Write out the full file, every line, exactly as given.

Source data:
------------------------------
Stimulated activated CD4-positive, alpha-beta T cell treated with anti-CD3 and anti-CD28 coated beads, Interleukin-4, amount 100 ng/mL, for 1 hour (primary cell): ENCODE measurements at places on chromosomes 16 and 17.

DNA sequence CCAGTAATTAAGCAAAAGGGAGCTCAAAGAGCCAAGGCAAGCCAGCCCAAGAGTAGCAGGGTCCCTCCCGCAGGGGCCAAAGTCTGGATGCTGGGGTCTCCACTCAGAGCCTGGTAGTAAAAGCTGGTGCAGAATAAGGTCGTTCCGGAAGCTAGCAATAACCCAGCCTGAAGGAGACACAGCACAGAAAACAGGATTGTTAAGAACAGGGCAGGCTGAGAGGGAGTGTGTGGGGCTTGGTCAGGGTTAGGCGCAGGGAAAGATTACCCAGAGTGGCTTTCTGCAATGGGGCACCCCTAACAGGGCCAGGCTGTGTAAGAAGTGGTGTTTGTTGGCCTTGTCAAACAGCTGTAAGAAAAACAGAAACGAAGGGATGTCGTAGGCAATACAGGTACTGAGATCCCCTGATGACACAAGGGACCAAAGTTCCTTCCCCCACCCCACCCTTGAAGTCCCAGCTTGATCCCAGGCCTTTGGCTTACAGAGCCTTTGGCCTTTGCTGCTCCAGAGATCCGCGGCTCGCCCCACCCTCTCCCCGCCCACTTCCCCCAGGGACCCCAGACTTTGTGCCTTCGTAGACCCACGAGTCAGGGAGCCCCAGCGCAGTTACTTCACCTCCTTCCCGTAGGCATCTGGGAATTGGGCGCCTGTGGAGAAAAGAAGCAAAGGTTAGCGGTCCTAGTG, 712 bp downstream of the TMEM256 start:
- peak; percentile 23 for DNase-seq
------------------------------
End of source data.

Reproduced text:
Stimulated activated CD4-positive, alpha-beta T cell treated with anti-CD3 and anti-CD28 coated beads, Interleukin-4, amount 100 ng/mL, for 1 hour (primary cell): ENCODE measurements at places on chromosomes 16 and 17.

DNA sequence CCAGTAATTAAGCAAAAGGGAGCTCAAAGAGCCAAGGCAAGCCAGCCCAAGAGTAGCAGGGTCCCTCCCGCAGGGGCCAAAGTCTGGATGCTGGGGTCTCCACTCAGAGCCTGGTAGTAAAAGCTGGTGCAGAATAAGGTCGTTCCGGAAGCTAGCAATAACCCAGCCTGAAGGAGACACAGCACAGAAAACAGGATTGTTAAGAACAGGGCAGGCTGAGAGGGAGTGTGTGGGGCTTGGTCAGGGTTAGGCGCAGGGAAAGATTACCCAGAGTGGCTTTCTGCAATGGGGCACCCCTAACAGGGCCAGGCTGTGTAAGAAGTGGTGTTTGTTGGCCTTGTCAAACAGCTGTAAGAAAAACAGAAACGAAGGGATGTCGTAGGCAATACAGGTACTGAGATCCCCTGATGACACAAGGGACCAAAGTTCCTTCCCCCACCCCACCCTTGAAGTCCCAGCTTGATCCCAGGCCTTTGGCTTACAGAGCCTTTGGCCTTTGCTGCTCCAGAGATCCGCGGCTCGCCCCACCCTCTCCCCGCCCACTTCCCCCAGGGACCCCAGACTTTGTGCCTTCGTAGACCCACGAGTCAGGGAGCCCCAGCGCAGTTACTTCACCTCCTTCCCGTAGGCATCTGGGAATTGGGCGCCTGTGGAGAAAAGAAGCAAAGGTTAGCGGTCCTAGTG, 712 bp downstream of the TMEM256 start:
- peak; percentile 23 for DNase-seq